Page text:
A culinary journey through Spain via the unparalleled medium of informal oral testimonies. This is written in English. If you would like a Spanish/Spanglish translation may I recommend reading slower, louder, and adding the letter “o” intermittently to the end of words. This is the sixth in the series of this crash course in Spanish cuisine. An introduction to this tale can be found by clicking here, and you can see the earlier forays of this adventure by scrolling down and reading more of this blog, which I would recommend that you do anyway.
Carbs, glorious carbs! In Spain, like most of continental Europe, the humble loaf (or slice, depending on your appetite. More slice than loaf) of bread is still celebrated. It is an integral part of most mealtimes, and oftentimes comes in as a handy plate cleaner for the more saucy dishes.
Pan (en General)
Spending the best part of a day shopping is a not uncommon, and the Spanish people who I have met aren’t averse to travelling all across town and beyond in order to buy the best ingredients. A stop-off at the panadería is therefore often warranted. Indeed, my host family exclusively buy bread from a local bakery and have a handful they frequent depending on their bread needs. Indeed this morning there was a great argument over bread, with the mother not wanting to make the journey to the father’s preferred bakery and two non-optimal bread days in a row was too much for him to handle. I preferred the taste of the richer bread from yesterday, but the texture of today’s lighter bread is preferable, especially for toast.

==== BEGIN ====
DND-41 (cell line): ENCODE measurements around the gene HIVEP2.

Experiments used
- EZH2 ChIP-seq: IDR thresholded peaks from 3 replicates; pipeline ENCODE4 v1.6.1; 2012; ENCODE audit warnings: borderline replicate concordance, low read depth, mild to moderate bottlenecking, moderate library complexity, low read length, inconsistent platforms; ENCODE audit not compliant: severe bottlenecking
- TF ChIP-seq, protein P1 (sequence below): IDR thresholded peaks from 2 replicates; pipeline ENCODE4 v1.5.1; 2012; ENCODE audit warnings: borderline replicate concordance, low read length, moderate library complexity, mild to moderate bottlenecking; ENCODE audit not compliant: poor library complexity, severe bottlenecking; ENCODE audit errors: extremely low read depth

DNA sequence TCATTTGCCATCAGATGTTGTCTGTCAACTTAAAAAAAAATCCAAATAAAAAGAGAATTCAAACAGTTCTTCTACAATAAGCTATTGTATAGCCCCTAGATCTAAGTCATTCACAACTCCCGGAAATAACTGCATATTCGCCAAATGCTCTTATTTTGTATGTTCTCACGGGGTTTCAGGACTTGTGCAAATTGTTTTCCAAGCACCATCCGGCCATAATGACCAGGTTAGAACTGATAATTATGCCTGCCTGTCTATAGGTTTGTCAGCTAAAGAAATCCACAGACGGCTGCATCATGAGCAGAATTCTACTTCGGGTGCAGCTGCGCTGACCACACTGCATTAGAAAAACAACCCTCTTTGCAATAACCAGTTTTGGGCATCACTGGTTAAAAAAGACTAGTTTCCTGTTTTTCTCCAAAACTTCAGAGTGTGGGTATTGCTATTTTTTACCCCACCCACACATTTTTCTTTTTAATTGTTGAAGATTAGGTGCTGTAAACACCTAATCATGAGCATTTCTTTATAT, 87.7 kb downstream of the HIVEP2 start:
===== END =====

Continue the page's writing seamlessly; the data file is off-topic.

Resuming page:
Some towns and villages also have their own village oven which can be used by locals, or which is entrusted to the most skilled baker.
In Europe, the Germans get my vote for best bread. They tend to prefer denser ryes and what not. Then the French. The baguette will ever remain a pinnacle of dough-based treats. In Spain, the breads that I have tried are primarily white flour-based, crusty, and light. Best toasted, otherwise regularly required for mopping up the juices of dishes. Bread: the culinary plate cleaner. Gluten free never looked so wasteful.
Pa amb tomàquet / Pan con tomate
Or “dirty bread”. You take some toasted bread, add a dash of oil (or add the oil after if that is your preference) then rub half a tomato on it. Bickety bam, you are done. The tomato is thrown away which appears wasteful to me but clearly I am in an abundantly tomatoful country and even the peasant dishes are rife for waste. In a country that hosts the festival of La Tomatina I should really withhold my surprise that they’re not above wasting a few tomatoes on the domestic scale. I’d still like to think that poorer families use the cast-off tomatoes for salsa but I have no evidence of this.
This features often as a side to meals, in tapas, and sandwiches. “All sandwiches are served on pan con tomate” read more than one menu in Barcelona.
For all they rave about it and eat it, I am still yet to fully understand the hype. Bread with oil is equally as enjoyable, so much so that one of the children cried last night because she was served pan con tomate rather than pan con aceite, although her bread was pan con tomate. Children – who ever can tel?!